FCA Proposes Pension Risk Transfer Changes

Watchdog considering banning ‘contingent charging.’

UK pension watchdog the Financial Conduct Authority (FCA) is considering making changes to pension risk transfers.

In a consultation paper published Monday, the FCA seeks to raise qualification levels for pension transfer specialists so they may possess the same qualifications as an investment advisor, as well as a requirement for firms to provide suitability reports regardless of advice results with clients.

“Defined benefit pensions are valuable, so most people will be best advised to keep them,” Christopher Woolard, FCA’s executive director of strategy and competition, said in a statement. “However, where people are considering a transfer, it is vital that they get good advice to enable them to make an informed decision.”

The FCA also addressed several guidance-related proposals in the consultations. This includes clarification guidance for the watchdog’s expectations for advisors to determine how clients feel about the risks associated with pension risk transfers. Another guidance measure is for firms to show how they can conduct a proper introductory conversation with potential customers without overstepping their advisory boundaries, known as a “triage” service.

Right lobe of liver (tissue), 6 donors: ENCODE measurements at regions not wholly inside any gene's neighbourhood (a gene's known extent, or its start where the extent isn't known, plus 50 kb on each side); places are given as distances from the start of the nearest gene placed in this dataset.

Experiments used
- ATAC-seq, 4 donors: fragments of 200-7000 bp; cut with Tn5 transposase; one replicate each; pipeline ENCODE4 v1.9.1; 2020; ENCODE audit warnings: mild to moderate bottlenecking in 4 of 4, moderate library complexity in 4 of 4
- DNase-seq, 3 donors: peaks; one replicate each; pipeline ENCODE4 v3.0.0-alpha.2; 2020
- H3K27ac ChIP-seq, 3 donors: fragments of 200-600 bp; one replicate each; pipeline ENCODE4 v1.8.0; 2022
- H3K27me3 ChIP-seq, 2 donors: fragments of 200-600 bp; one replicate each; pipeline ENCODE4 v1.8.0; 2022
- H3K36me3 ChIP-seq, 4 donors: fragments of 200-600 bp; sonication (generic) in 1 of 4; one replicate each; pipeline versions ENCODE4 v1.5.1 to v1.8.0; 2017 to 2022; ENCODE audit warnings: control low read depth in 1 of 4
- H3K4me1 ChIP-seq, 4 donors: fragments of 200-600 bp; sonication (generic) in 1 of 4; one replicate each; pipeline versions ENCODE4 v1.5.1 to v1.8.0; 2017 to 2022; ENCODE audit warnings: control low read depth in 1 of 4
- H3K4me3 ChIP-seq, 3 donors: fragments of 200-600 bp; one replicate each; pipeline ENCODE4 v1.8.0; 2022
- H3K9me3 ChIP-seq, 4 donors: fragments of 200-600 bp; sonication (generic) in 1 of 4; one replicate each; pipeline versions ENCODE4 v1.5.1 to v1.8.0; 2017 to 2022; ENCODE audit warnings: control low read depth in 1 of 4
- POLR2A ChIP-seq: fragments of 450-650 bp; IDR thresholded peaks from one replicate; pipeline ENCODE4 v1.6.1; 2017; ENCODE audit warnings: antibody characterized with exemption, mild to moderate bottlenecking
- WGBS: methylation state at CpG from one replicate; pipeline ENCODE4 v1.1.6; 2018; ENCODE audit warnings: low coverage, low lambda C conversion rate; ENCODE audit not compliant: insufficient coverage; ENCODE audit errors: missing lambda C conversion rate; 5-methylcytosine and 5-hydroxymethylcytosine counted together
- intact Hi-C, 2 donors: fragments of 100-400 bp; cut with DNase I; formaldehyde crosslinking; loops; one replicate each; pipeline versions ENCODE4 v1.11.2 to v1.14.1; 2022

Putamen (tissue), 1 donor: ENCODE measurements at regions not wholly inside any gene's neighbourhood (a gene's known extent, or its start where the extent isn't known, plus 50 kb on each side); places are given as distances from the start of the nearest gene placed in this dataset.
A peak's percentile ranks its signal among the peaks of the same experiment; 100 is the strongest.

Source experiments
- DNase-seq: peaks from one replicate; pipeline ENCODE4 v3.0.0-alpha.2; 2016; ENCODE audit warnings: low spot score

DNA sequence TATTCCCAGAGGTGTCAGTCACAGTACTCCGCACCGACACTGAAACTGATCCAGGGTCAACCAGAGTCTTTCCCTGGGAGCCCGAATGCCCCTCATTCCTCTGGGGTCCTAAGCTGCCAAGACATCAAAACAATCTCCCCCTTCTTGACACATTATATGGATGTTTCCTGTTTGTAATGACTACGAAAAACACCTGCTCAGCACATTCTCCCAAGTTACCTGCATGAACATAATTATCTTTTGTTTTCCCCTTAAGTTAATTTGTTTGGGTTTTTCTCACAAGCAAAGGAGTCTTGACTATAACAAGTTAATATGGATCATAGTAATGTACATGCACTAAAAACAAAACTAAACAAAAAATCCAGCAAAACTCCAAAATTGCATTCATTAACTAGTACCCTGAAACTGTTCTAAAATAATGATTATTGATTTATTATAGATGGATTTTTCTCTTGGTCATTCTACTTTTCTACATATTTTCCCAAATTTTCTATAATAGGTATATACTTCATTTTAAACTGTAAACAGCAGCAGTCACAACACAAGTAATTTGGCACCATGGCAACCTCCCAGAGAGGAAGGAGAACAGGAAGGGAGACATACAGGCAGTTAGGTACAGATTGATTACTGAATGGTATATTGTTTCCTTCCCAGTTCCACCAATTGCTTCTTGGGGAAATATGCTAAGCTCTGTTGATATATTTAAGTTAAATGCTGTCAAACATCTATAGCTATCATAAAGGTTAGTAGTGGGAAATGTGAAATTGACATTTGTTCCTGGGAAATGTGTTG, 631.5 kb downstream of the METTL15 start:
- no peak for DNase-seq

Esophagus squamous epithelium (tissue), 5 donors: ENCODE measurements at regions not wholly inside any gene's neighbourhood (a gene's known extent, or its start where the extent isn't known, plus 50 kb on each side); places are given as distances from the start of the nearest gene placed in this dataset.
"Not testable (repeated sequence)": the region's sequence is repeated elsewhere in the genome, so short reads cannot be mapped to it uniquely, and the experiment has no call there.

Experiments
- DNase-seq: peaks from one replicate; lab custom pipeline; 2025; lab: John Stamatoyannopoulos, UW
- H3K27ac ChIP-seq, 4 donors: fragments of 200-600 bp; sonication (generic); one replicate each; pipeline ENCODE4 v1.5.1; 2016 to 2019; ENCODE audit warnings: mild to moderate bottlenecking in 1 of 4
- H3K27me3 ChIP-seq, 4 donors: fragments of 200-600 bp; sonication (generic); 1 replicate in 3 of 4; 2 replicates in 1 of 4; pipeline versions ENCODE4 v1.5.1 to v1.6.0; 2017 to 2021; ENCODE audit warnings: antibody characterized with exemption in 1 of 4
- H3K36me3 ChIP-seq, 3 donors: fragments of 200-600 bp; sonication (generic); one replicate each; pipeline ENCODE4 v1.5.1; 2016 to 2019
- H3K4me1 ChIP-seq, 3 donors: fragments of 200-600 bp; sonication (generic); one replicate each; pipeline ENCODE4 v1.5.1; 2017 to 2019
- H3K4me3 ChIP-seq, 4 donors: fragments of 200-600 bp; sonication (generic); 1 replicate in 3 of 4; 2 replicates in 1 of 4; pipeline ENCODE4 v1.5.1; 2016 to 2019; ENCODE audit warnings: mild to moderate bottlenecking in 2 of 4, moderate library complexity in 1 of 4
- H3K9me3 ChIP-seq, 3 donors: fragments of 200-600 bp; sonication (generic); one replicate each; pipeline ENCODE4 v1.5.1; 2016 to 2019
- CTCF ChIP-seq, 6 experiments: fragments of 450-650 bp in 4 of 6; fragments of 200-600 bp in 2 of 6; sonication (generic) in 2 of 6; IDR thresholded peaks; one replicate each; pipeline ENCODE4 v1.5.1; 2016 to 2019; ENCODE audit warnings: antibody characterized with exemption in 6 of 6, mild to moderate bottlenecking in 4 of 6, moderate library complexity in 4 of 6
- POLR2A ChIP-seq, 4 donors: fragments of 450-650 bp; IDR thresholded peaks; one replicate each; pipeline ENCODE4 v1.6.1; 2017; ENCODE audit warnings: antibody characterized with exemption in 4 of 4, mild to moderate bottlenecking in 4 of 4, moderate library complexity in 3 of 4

Another proposal being considered is the banning of “contingent charging,” where clients will only pay for advice should they transfer their pension pots. The FCA noted that the continent charging model could possibly allow for a firm to offer poor advice to consumers in order to profit, as the firms would lose their credibility if they didn’t recommend a minimum number of transfers each year.

“We consider that these areas are linked, in that the existing starting assumption could be perceived as countering the incentive to give unsuitable advice created by a contingent charging model,” the paper read.

The paper continues the work the watchdog began in June 2017, when the FCA proposed changes to pension transfers, primarily focusing on defined benefit schemes transferring to defined contribution schemes.

“We are also looking at whether further changes are needed to improve the quality of advice in this area,” Woolard said. “In particular, we recognise that there is an inherent conflict of interest when advisers use a contingent charging model, so we are asking for views on whether we should ban contingent fees for pension transfer advice. Defined benefit pension transfer advice continues to be a key area of focus for the FCA.”

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